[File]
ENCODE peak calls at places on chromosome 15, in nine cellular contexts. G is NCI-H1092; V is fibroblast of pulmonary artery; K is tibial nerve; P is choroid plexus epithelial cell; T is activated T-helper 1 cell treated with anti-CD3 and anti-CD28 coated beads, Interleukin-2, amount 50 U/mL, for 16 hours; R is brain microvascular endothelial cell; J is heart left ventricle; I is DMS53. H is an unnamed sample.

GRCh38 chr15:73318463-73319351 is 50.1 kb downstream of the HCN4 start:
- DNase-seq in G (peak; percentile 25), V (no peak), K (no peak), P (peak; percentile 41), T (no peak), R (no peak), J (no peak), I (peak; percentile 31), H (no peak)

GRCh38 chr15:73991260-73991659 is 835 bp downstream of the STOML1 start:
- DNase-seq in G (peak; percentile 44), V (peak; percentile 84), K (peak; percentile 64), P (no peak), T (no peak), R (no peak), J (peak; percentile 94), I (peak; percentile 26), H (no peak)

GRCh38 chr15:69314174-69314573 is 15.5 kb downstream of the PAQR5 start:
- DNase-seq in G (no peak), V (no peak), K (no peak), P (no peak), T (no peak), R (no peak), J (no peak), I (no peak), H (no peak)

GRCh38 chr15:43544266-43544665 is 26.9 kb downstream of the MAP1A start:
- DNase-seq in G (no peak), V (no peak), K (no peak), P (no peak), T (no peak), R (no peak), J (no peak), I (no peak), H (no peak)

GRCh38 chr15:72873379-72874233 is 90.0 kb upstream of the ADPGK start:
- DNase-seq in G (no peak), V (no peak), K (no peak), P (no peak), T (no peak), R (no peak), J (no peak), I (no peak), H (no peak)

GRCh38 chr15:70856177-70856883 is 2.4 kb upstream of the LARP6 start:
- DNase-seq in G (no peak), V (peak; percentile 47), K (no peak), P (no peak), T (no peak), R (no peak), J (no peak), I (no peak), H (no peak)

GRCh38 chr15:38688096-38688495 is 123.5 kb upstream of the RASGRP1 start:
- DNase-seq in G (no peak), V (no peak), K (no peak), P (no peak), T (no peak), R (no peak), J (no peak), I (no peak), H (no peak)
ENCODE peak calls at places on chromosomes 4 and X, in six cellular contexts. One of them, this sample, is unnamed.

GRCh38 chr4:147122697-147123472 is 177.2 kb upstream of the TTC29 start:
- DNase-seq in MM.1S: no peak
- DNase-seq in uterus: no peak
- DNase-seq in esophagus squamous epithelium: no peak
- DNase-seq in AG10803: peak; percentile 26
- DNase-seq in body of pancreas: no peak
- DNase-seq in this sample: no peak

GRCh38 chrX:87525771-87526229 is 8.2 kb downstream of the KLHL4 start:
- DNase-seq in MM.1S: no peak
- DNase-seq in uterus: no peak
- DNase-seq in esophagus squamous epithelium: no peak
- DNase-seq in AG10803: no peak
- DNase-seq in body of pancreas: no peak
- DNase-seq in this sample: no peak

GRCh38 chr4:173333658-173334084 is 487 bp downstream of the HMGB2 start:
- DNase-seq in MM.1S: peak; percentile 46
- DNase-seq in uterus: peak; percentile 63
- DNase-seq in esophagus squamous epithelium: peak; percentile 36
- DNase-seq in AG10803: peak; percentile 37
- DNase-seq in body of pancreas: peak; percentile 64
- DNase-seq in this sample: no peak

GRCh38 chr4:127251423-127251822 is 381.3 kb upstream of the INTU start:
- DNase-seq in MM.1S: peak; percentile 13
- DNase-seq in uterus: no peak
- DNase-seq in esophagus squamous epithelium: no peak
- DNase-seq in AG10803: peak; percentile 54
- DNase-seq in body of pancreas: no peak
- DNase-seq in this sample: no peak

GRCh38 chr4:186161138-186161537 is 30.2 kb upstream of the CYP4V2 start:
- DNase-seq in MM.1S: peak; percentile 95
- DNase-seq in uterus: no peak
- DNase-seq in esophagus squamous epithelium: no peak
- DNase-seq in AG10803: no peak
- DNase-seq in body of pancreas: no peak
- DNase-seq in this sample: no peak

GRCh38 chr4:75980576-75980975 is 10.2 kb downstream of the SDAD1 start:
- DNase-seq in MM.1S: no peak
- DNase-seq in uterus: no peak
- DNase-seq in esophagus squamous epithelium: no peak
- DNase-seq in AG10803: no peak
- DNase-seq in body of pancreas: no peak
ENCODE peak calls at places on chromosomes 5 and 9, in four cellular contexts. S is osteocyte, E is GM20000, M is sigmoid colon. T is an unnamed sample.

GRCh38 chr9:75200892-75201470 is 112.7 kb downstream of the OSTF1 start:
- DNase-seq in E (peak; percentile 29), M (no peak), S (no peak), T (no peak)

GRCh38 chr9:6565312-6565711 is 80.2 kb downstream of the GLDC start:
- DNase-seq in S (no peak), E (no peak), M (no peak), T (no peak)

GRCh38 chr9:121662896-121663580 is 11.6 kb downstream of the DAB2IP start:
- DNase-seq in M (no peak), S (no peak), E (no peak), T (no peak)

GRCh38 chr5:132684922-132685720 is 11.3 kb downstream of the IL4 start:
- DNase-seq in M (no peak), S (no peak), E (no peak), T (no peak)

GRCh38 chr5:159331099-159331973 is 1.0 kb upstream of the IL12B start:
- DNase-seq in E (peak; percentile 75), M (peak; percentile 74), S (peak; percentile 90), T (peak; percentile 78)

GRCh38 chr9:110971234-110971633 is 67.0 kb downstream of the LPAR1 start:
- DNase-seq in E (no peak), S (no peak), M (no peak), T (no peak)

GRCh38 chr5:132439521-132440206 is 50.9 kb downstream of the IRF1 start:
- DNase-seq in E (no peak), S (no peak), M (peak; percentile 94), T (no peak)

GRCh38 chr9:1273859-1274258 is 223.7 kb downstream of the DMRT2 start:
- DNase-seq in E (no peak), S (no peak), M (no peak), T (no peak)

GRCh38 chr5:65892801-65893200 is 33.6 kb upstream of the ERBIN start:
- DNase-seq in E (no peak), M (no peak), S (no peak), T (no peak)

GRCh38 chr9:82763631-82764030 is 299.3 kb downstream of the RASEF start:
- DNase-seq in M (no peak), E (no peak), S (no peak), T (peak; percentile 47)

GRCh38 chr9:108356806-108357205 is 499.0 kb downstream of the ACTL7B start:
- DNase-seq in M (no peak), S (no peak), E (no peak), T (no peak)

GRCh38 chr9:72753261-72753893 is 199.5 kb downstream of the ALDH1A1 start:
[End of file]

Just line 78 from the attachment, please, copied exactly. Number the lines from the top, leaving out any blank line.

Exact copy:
- DNase-seq in M (no peak), E (no peak), S (no peak), T (peak; percentile 47)